Review of ‘Bakewell and the White Peak’, by Peter Tuffrey

This review is by Julie Bunting, and was published originally in The Peak Advertiser, the Peak District's local free newspaper, on 1st December 2003, and is reproduced with Julie's kind permission.

by Peter Tuffrey
ISBN 0-7524-3042-4 (2003)

Published by Tempus in their Images of England series, Bakewell and the White Peak contains more than 200 postcard views taken by Edgar Leonard Scrivens between 1905 and the 1930s. In spite of the title, this selection by author Peter Tuffrey actually extends beyond the White Peak, reaching as far as Castleton, one of almost 20 villages on a pictorial journey northwards from Rowsley.

So we can see the ford at Bakewell's Holme Bridge, Queen Mary's Bower when it was still moated and, also at Chatsworth, Paxton's Great Conservatory, since demolished. Painted signs recall long-lost shops, bottles of minerals are on sale outside an old toll bar cottage, Beeley Post Office and refreshment rooms are open for business, as is Mr White's tearoom at Eyam, and Calver Mill is still in production. Motorised traffic is scarce on the rutted and dusty roads, street lighting - in the form of gas lamps - is only for the few, and unsightly telegraph poles are commonplace, looking particularly startling as they march out of sight through Winnats Pass. Similarly thought-provoking are pictures of villages hidden under a pall of smoke from domestic chimneys. On the other hand, there is not a TV aerial in sight, nor a satellite dish, nor a yellow line; even the signposts and occasional road sign now look quaint.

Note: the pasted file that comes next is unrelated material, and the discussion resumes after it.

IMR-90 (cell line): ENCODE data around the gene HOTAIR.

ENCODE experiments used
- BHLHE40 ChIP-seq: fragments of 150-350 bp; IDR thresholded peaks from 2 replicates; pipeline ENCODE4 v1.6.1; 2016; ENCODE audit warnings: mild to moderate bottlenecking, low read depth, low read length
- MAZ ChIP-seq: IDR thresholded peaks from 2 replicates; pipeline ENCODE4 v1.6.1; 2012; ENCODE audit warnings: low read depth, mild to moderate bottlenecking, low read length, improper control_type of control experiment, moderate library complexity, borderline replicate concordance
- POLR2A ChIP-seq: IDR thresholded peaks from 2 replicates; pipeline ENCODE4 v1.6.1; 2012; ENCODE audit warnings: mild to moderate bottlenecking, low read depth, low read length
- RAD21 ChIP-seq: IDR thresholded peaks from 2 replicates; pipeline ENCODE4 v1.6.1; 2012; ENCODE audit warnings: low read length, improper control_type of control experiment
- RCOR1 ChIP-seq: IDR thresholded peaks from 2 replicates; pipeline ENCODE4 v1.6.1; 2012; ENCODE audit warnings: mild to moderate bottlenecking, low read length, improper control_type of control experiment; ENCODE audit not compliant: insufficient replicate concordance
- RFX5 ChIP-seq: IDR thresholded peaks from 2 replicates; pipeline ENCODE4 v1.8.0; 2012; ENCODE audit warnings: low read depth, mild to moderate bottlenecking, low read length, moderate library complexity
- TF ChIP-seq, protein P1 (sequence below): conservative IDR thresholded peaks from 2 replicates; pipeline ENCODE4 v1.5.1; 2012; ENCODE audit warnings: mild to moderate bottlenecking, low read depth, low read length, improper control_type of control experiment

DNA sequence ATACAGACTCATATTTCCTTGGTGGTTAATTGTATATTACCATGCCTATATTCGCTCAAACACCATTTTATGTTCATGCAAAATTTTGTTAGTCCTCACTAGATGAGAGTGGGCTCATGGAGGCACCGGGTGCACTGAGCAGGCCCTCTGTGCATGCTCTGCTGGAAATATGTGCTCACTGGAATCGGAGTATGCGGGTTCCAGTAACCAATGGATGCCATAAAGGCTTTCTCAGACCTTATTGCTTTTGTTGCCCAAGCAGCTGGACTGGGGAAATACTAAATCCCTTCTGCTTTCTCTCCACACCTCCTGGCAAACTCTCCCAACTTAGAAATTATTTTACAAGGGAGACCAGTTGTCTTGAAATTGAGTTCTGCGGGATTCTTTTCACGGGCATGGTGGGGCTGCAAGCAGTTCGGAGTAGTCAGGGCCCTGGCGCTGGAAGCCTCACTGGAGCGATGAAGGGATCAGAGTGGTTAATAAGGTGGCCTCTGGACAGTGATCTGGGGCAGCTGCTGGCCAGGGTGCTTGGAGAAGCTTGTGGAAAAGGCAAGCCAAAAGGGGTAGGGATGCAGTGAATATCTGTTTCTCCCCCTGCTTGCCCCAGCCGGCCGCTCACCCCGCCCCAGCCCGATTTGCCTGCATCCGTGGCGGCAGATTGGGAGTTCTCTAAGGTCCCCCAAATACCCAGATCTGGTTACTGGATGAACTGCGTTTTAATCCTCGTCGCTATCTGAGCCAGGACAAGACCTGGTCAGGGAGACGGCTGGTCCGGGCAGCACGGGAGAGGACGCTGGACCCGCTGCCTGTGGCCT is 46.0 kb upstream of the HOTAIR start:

The captions mostly give local historical detail rather than detailed information specific to the photograph. Omissions are niggling rather than factual but the author could have done with support from an editor with sound local knowledge, if only to put names to roads and streets. Nevertheless, Bakewell and The White Peak is an enjoyable and very 'browsable' read.

Review by Julie Bunting

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